By Mandy Smith
Jesus often caused a stir, and it’s surprising how often food was at the center of things. Whom he ate with caused controversy. When he ate and what he ate upset the religious leaders who seemed to be watching his every move.
Mark 2 provides various examples. First the Pharisees judge Jesus for eating with tax collectors and sinners. And Jesus simply replies, “It is not the healthy who need a doctor, but the sick. I have not come to call the righteous, but sinners” (v. 17).
Then the Pharisees get upset with Jesus because he doesn’t fast like John’s disciples. And Jesus answers: “How can the guests of the bridegroom fast while he is with them? They cannot, so long as they have him with them” (v. 19).
These Pharisees seem to follow Jesus and watch his every move; they complain because Jesus and his disciples pick some heads of grain as they walk through grainfields, which these religious leaders believe is unlawful on the Sabbath. Jesus replies, in part, “The Son of Man is Lord even of the Sabbath” (v. 28).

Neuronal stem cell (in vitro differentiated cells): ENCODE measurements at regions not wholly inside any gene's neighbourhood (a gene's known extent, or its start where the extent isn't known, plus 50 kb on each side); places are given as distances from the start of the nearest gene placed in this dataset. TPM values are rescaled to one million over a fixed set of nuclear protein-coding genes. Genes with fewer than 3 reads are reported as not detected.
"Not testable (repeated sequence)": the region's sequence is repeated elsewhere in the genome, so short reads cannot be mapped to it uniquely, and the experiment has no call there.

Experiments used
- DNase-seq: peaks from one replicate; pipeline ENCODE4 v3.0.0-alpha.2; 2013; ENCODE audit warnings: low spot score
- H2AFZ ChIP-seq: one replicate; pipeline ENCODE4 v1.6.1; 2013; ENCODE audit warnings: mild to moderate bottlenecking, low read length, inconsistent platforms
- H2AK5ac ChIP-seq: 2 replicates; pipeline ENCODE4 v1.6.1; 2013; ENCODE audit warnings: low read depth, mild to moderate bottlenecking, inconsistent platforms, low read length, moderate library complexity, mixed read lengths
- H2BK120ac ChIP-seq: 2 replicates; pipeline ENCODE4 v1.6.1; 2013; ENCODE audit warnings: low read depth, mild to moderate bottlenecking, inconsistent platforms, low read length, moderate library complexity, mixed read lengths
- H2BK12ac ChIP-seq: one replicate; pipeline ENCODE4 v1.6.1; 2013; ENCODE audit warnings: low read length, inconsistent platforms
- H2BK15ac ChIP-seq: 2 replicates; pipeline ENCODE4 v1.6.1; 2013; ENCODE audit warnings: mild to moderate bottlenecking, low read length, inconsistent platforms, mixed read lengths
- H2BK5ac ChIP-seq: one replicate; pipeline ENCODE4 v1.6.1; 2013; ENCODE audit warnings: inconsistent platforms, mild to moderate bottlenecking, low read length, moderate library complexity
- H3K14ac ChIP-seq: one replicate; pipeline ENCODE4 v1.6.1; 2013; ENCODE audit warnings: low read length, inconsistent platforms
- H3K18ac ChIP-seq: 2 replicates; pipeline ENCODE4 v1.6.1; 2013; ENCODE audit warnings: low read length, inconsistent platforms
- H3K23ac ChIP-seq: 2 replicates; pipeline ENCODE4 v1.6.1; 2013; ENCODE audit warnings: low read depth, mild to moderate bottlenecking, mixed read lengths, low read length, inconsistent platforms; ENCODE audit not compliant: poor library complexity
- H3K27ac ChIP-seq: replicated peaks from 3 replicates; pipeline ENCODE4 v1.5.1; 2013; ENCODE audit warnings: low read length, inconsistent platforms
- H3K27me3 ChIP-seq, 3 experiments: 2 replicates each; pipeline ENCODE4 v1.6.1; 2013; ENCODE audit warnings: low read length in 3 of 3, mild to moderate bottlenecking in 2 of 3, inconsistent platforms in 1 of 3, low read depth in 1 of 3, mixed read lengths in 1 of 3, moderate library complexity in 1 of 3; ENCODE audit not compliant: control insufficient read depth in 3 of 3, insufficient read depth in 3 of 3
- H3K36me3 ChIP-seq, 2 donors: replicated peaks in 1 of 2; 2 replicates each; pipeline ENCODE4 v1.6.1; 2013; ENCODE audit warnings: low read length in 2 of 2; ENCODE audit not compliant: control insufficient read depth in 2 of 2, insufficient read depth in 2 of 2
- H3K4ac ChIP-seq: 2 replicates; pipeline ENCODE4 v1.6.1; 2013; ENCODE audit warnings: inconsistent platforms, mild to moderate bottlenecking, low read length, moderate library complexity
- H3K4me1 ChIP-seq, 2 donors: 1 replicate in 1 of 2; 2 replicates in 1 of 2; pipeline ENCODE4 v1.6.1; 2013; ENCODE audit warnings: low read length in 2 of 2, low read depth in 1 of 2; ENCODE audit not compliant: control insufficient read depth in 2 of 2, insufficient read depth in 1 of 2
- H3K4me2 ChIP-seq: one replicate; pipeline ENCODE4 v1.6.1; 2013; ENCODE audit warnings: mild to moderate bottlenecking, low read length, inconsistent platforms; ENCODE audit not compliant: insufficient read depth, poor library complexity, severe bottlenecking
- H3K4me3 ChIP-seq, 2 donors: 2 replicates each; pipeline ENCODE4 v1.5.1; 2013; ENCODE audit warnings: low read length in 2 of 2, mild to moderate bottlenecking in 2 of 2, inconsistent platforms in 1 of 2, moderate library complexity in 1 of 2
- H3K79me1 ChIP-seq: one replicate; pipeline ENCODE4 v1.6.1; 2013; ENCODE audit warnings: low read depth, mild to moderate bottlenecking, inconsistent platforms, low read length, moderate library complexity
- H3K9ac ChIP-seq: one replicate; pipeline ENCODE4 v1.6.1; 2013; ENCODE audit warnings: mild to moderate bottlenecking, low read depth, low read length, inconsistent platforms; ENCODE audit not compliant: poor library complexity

Food had huge significance in Jewish culture. The people paid a lot of attention to whom they ate with, what they ate, and when they ate. Jesus saw significance in these things as well, but his food decisions also provided enlightenment. Instead of eating only with select people, he welcomed all, even those who were considered unrighteous. Instead of always fasting, he also celebrated. And he knew that, as much as the Father had instituted laws about Sabbath, he himself was Lord of all things.
This Supper we celebrate today is a way to remember the ways Jesus approached eating.
He welcomes all to this meal, even those who believe they’re too sinful. Are we willing to receive God’s welcome even if we feel unrighteous? Are we longing for those we consider unrighteous to join this meal with us?
He wants us to eat this meal to celebrate that he is with us. Even when other parts of our lives might be hard, even when God feels far away, we can choose to believe his promise of his presence by taking part in this meal.
And we remember that he is Lord over all things. Lord Jesus is here and he welcomes all.
Originally from Australia, Mandy Smith is pastor of University Christian Church, a campus and neighborhood congregation with its own fair-trade café in Cincinnati. She is the author of The Vulnerable Pastor: How Human Limitations Empower Our Ministry.